The interviews provided an insight into the various ways the participants’ use of the toasters influenced the energy use of specific events. For instance, the browning level and settings were often adjusted to attain the desired browning for different types of bread, which directly influenced the energy use. The participants found it difficult, however, to find a suitable browning level, which often made them soon re-toast the same slices of bread one or more times before adjusting the browning level prior to the next set of toasts. Scepticism towards toaster C due to its lid and the perceived risk of burning the bread made participant HT:6, for instance, toast her first slices of bread several times for a shorter period in order to find a suitable level. In contrast, participant HT:2 found it too tiresome to try to adjust the browning level to a suitable level when using toaster C. As shown in Figure 7, she re-toasted the bread if needed and cancelled the second round when the browning matched her preference.
Different strategies for toasting frozen bread also contributed to the observed variations. The toasters’ energy use was lower when the participants had thawed the bread prior to toasting compared to strategies such as increasing the browning level, using the frozen bread settings or toasting the same slice of bread twice to ensure a good result. Moreover, toasting bread in an already warm toaster resulted in lower energy use compared to using a cold toaster. For example, when analysing participant HT:1’s use of toaster B, it was observed that toasting additional slices when the toaster was already warm required roughly 10 Wh less energy compared to toasting the first set of toast. Regarding toaster B, large differences were also observed for events in which its eco-slot function (for toasting one slice of bread) was used compared to events when it was not used. The events with lower energy use for participants HT:1, HT:2 and HT:6 were all events in which the eco-slot function was used. The energy use for these events was recorded as half that of a similar event not using the function.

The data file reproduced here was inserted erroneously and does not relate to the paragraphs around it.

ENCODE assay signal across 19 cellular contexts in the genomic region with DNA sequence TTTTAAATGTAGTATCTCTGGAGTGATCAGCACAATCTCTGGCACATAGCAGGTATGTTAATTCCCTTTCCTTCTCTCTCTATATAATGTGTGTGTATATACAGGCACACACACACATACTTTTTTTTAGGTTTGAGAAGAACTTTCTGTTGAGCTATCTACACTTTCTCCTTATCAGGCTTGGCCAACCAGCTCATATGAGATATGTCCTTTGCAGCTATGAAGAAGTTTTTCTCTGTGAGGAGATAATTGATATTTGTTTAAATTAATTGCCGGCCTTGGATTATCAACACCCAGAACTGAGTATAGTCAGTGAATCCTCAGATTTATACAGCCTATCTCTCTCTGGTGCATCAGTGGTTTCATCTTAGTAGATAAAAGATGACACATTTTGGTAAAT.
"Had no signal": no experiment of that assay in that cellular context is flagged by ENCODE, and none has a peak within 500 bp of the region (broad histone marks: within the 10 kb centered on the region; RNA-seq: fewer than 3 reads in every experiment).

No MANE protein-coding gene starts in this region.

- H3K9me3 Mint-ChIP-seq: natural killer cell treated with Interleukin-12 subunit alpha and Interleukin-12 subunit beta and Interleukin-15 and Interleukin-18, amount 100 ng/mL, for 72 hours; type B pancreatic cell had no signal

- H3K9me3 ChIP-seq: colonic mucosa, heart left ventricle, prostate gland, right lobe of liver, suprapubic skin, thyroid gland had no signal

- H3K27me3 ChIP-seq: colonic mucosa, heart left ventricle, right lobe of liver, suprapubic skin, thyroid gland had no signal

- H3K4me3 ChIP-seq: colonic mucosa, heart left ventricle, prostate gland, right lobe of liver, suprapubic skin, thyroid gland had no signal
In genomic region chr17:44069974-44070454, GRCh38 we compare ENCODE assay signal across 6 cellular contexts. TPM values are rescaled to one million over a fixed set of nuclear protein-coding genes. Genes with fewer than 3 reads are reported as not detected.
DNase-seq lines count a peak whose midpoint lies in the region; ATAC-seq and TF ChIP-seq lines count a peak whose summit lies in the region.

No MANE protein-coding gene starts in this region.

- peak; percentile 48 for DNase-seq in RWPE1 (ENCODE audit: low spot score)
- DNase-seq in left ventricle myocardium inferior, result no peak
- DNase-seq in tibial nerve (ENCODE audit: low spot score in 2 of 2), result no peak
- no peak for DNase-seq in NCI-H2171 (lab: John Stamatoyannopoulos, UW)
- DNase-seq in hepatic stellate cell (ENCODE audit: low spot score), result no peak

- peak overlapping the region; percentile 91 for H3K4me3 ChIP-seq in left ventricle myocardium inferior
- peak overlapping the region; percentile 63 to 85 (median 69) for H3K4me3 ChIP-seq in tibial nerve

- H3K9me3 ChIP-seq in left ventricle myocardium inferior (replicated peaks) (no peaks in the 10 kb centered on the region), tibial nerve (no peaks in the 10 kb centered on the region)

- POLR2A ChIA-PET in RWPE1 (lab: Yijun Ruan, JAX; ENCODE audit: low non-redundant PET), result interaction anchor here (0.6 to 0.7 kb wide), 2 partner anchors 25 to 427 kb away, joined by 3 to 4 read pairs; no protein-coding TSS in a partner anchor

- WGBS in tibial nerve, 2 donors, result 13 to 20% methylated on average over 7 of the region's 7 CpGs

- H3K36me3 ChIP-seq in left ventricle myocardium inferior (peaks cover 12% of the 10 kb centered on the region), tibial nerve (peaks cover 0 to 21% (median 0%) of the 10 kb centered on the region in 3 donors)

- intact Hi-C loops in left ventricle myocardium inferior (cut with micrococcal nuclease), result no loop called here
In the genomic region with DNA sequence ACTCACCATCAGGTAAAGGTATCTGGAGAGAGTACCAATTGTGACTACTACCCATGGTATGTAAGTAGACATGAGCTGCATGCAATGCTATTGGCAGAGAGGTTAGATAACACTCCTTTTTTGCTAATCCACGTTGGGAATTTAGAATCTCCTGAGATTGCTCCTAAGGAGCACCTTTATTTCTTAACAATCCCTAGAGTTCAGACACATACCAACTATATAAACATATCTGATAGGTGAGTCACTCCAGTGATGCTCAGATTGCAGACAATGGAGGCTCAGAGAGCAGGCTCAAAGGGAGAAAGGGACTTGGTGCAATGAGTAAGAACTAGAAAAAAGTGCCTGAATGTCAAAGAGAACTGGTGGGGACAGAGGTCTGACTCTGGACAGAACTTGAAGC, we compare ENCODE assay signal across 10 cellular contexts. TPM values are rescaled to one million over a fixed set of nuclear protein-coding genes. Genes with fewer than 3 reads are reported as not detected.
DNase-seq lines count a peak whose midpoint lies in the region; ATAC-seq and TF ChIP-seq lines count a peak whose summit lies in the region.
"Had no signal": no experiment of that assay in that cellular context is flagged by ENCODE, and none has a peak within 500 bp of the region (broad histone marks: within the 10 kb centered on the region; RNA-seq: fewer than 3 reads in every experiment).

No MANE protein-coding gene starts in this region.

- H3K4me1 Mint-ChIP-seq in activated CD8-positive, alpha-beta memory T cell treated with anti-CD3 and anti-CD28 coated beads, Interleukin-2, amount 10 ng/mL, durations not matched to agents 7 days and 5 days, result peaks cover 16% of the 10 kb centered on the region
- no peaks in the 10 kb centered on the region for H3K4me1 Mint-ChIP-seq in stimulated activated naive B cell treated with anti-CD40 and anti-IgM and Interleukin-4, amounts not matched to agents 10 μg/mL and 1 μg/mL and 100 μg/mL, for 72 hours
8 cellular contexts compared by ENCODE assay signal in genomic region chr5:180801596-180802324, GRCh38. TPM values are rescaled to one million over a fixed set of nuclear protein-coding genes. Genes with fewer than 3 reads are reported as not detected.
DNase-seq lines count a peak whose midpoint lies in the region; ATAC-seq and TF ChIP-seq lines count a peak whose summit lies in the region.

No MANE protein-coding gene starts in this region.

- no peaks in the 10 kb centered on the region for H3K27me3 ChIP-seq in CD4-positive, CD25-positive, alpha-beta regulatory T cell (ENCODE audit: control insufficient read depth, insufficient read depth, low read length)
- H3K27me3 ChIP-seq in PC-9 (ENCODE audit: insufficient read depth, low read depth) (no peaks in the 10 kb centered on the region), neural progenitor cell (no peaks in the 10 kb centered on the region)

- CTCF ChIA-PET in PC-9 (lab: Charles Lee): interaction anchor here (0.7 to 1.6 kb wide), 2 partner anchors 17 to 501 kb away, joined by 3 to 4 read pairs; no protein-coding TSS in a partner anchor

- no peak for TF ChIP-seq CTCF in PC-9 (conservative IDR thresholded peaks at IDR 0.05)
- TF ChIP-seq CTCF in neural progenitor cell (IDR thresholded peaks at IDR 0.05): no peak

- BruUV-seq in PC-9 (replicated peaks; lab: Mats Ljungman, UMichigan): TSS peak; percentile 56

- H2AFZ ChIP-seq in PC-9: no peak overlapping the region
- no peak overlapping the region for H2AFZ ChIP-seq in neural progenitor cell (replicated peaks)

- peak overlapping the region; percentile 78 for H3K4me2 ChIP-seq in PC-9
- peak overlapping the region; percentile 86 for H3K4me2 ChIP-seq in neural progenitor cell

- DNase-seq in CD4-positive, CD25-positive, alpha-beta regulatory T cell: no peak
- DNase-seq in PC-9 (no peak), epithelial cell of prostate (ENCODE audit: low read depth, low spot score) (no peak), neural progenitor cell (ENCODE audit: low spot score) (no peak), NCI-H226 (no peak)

Although limited, the recorded energy data also highlight slight differences between toasters. The energy use for toaster B was generally higher than the other toasters when the eco-slot function was not in use. A comparison of the toasters’ energy use during controlled measurements also confirmed that toaster B requires more energy than the other toasters for the higher browning levels (see Table 1c for details). It can, however, be noted that, when in use, toaster B’s eco-slot function reduces the energy use by half. Moreover, while the observed energy use of toasters A and C is similar, several participants experienced a much higher browning effect for toaster C. The higher browning effect sometimes allowed them to use a lower setting while still attaining their desired browning level, which resulted in decreased energy use.
Several aspects were highlighted as influencing the participants’ use of and attitude towards the toasters (see Figure 8). For example, the participants discussed the level of control offered and all appreciated the toasters’ automatic off functions. However, they considered a manual off option essential as they wanted control over the browning process, especially during re-toasting. The controllability of the toasters was also discussed in relation to toaster B’s eco-slot function and toaster C’s insulating lid. While the lid closed automatically, the eco-slot setting had to be chosen manually. Consequently, the eco-slot function was used only occasionally by only four participants and often forgotten in situations when it could have been used. Two participants did not notice the function at all. Several participants stated that it would have been easier to reduce energy use if the toaster automatically toasted the number of slices inserted in the toaster instead of heating both slots by default.
The participants also discussed the toasters’ communicative qualities, highlighting examples that made them uncertain about the various functions of the toasters and unsure as to how to operate them correctly. For instance, unclear and confusing markings and symbols used for representing different settings made the participants uncertain about the functions available which, for some participants, resulted in more energy-intensive use than necessary. Some participants also considered the toasters, especially toasters A and B, to have indistinct markings indicating the browning level, or an inadequate range that made it more difficult for them to find an appropriate browning level.